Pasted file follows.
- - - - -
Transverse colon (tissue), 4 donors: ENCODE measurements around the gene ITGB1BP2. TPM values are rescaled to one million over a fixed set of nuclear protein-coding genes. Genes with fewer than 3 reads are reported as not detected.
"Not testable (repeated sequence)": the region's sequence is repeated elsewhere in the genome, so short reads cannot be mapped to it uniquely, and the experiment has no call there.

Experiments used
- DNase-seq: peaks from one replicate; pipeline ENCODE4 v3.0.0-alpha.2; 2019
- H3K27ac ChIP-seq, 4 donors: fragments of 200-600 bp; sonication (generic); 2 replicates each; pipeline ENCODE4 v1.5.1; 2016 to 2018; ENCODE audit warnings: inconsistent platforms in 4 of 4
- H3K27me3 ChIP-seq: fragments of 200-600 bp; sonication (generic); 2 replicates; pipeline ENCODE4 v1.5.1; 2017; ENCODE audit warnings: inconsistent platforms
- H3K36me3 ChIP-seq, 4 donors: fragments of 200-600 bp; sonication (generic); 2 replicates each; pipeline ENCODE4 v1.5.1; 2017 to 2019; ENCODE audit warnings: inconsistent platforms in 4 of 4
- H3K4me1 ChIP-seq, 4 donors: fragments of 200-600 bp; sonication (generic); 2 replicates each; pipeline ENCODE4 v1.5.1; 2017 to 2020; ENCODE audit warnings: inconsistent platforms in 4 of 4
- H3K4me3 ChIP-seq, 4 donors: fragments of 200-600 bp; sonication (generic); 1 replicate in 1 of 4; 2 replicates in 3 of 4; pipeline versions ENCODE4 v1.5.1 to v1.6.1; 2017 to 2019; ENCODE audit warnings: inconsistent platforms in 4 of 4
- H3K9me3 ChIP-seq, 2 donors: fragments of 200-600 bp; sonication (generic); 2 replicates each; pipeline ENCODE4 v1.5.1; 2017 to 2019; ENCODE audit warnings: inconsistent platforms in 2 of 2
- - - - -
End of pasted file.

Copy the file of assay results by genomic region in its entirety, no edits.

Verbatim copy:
Transverse colon (tissue), 4 donors: ENCODE measurements around the gene ITGB1BP2. TPM values are rescaled to one million over a fixed set of nuclear protein-coding genes. Genes with fewer than 3 reads are reported as not detected.
"Not testable (repeated sequence)": the region's sequence is repeated elsewhere in the genome, so short reads cannot be mapped to it uniquely, and the experiment has no call there.

Experiments used
- DNase-seq: peaks from one replicate; pipeline ENCODE4 v3.0.0-alpha.2; 2019
- H3K27ac ChIP-seq, 4 donors: fragments of 200-600 bp; sonication (generic); 2 replicates each; pipeline ENCODE4 v1.5.1; 2016 to 2018; ENCODE audit warnings: inconsistent platforms in 4 of 4
- H3K27me3 ChIP-seq: fragments of 200-600 bp; sonication (generic); 2 replicates; pipeline ENCODE4 v1.5.1; 2017; ENCODE audit warnings: inconsistent platforms
- H3K36me3 ChIP-seq, 4 donors: fragments of 200-600 bp; sonication (generic); 2 replicates each; pipeline ENCODE4 v1.5.1; 2017 to 2019; ENCODE audit warnings: inconsistent platforms in 4 of 4
- H3K4me1 ChIP-seq, 4 donors: fragments of 200-600 bp; sonication (generic); 2 replicates each; pipeline ENCODE4 v1.5.1; 2017 to 2020; ENCODE audit warnings: inconsistent platforms in 4 of 4
- H3K4me3 ChIP-seq, 4 donors: fragments of 200-600 bp; sonication (generic); 1 replicate in 1 of 4; 2 replicates in 3 of 4; pipeline versions ENCODE4 v1.5.1 to v1.6.1; 2017 to 2019; ENCODE audit warnings: inconsistent platforms in 4 of 4
- H3K9me3 ChIP-seq, 2 donors: fragments of 200-600 bp; sonication (generic); 2 replicates each; pipeline ENCODE4 v1.5.1; 2017 to 2019; ENCODE audit warnings: inconsistent platforms in 2 of 2